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ERIC Number: ED116081
Record Type: RIE
Publication Date: 1975
Pages: 9
Abstractor: N/A
Reference Count: 0
Third Party Characteristics and Intergroup Conflict Resolution.
Klimoski, Richard J.; And Others
Instead of looking at the impact of specific third party actions or behaviors on negotiation outcomes, the authors studied the effects of anticipated intervention on the negotiation process. Third party power (ability to force an agreement on deadlocked negotiations or merely recommend one) and generalized reputation (favorable or unfavorable) were manipulated in a laboratory experiment to determine their effects on negotiator behavior, perceptions, attributions, and satisfactions. Questionnaires were used in measuring the latter three categories of results. Reliable differences in pre-intervention impact of third party agents possessing differential power were found. One such finding was that those anticipating a high power agent felt more pressure during bargaining and took longer to reach agreement than those in the low power condition. With regard to perceptions, significant and consistent interactions between third party power and reputation were also found. In sum, this study demonstrates the importance of constituent forces on negotiator behavior. (SJL)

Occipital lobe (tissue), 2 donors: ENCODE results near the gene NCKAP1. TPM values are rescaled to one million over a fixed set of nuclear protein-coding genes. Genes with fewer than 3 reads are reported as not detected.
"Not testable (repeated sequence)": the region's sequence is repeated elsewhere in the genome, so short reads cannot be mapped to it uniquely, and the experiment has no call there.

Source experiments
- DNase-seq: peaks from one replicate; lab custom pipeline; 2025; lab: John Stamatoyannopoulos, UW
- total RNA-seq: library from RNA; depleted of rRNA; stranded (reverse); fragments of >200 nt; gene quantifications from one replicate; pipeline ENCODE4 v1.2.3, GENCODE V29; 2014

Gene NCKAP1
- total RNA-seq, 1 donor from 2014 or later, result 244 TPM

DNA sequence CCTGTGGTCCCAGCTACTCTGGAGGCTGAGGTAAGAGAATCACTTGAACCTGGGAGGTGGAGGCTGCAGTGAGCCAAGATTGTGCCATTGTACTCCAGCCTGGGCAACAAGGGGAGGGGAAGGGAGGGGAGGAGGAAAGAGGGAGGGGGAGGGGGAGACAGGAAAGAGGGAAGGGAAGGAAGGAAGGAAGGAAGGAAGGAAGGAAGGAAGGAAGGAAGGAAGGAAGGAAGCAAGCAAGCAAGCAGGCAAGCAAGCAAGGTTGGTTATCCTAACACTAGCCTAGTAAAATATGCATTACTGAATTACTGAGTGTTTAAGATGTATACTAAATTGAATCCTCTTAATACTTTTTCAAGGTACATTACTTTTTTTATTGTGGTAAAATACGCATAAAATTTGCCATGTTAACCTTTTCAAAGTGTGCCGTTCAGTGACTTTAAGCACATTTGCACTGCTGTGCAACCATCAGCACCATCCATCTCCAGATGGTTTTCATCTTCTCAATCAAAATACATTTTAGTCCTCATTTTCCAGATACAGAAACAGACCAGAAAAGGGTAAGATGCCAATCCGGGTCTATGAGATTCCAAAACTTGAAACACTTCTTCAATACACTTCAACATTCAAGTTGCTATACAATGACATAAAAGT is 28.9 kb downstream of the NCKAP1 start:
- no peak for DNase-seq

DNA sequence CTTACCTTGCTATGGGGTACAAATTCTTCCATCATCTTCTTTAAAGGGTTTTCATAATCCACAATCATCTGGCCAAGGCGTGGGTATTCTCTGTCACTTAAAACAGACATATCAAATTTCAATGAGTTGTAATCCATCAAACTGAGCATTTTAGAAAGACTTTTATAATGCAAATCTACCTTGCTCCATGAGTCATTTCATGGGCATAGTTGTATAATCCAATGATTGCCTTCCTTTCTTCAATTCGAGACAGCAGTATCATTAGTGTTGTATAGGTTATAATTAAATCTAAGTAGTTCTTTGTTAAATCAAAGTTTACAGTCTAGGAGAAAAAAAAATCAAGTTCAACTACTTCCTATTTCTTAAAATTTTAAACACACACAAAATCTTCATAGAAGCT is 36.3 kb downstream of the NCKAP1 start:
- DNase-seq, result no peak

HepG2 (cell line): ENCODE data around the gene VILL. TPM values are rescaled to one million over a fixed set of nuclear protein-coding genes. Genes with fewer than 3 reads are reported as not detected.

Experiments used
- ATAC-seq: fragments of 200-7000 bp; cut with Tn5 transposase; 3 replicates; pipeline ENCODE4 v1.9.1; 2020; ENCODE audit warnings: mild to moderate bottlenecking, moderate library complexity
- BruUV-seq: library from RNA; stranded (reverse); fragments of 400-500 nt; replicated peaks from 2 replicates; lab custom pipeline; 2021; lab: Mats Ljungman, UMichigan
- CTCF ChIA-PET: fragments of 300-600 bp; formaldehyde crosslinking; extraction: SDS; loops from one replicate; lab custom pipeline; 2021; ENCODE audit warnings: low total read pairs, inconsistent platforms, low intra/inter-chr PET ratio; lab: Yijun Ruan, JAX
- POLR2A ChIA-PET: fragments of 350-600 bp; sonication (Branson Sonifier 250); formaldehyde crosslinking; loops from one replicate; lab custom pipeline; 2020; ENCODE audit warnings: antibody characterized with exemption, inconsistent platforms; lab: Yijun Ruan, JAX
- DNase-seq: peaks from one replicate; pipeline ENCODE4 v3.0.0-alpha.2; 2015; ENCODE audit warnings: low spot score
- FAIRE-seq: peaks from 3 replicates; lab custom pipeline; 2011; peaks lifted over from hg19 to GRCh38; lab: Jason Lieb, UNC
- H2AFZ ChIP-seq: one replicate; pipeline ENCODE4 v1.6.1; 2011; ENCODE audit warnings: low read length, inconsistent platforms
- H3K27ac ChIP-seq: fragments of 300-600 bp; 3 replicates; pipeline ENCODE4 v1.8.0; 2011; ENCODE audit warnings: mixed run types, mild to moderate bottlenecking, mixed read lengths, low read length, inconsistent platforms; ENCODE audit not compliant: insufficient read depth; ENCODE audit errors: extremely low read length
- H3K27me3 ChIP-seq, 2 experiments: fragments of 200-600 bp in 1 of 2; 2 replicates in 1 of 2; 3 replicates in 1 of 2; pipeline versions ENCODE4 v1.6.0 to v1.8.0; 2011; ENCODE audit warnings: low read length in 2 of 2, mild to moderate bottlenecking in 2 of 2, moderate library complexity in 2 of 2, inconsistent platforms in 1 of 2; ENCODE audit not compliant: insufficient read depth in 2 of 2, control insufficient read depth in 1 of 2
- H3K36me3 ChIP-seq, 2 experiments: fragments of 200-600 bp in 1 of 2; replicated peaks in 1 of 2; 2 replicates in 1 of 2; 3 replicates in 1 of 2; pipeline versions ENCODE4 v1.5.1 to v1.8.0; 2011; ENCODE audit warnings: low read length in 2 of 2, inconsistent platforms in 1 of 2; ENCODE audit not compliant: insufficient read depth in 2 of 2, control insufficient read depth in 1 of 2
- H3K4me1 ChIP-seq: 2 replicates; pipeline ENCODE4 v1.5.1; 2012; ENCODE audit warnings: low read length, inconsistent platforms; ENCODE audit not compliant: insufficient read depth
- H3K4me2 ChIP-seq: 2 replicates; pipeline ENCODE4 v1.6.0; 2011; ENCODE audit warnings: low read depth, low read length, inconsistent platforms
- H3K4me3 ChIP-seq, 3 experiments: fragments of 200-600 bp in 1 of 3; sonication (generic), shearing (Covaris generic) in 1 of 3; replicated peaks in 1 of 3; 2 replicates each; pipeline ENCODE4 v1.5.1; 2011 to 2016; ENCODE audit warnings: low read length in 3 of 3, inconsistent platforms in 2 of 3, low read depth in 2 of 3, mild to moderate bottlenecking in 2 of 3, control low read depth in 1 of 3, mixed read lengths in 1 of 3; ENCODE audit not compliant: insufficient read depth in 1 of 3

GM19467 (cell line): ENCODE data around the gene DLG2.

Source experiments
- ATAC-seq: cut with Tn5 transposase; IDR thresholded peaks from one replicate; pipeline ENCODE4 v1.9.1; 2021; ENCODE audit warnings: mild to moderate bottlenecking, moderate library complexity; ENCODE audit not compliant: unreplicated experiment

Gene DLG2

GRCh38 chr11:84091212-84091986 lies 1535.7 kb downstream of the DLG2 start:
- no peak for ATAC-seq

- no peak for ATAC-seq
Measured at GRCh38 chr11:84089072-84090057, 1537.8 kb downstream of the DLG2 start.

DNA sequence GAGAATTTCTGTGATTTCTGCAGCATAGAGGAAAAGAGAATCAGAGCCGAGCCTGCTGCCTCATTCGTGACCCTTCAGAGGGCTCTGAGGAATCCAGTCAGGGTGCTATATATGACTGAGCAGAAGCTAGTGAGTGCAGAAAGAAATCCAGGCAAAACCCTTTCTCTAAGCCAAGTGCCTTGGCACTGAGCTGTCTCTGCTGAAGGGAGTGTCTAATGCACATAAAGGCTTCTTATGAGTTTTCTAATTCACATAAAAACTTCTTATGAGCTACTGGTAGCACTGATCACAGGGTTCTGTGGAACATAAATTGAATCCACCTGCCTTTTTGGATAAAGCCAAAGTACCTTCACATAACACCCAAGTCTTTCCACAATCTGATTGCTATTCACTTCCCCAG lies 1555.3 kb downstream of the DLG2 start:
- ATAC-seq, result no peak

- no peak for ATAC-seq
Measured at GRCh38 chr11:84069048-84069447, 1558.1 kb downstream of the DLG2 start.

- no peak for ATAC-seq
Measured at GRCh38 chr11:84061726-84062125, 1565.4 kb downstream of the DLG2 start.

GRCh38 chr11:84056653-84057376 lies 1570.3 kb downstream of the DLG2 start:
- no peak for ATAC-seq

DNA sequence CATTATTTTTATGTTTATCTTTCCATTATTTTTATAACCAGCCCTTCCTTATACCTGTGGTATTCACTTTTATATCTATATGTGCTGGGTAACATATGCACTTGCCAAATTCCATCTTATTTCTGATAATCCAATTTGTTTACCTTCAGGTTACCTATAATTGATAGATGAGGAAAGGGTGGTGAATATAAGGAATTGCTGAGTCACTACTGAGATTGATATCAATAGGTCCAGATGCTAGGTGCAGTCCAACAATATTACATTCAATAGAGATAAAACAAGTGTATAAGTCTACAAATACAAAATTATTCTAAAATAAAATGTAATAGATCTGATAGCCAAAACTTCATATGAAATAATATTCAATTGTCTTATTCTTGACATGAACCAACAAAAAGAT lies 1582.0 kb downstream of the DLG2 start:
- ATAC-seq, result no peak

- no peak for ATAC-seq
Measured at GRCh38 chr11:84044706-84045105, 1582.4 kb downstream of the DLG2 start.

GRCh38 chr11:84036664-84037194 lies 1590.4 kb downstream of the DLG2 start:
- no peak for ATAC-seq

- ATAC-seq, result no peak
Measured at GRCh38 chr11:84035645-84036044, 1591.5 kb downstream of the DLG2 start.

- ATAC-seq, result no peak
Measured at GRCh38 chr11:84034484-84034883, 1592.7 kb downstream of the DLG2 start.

Publication Type: Speeches/Meeting Papers
Education Level: N/A
Audience: N/A
Language: N/A
Sponsor: N/A
Authoring Institution: N/A
Note: Paper presented at the Annual Meeting of the American Personnel and Guidance Association (31st, New York, New York, March 23-26, 1975); Best copy available; Not available in hard copy due to marginal legibility of original document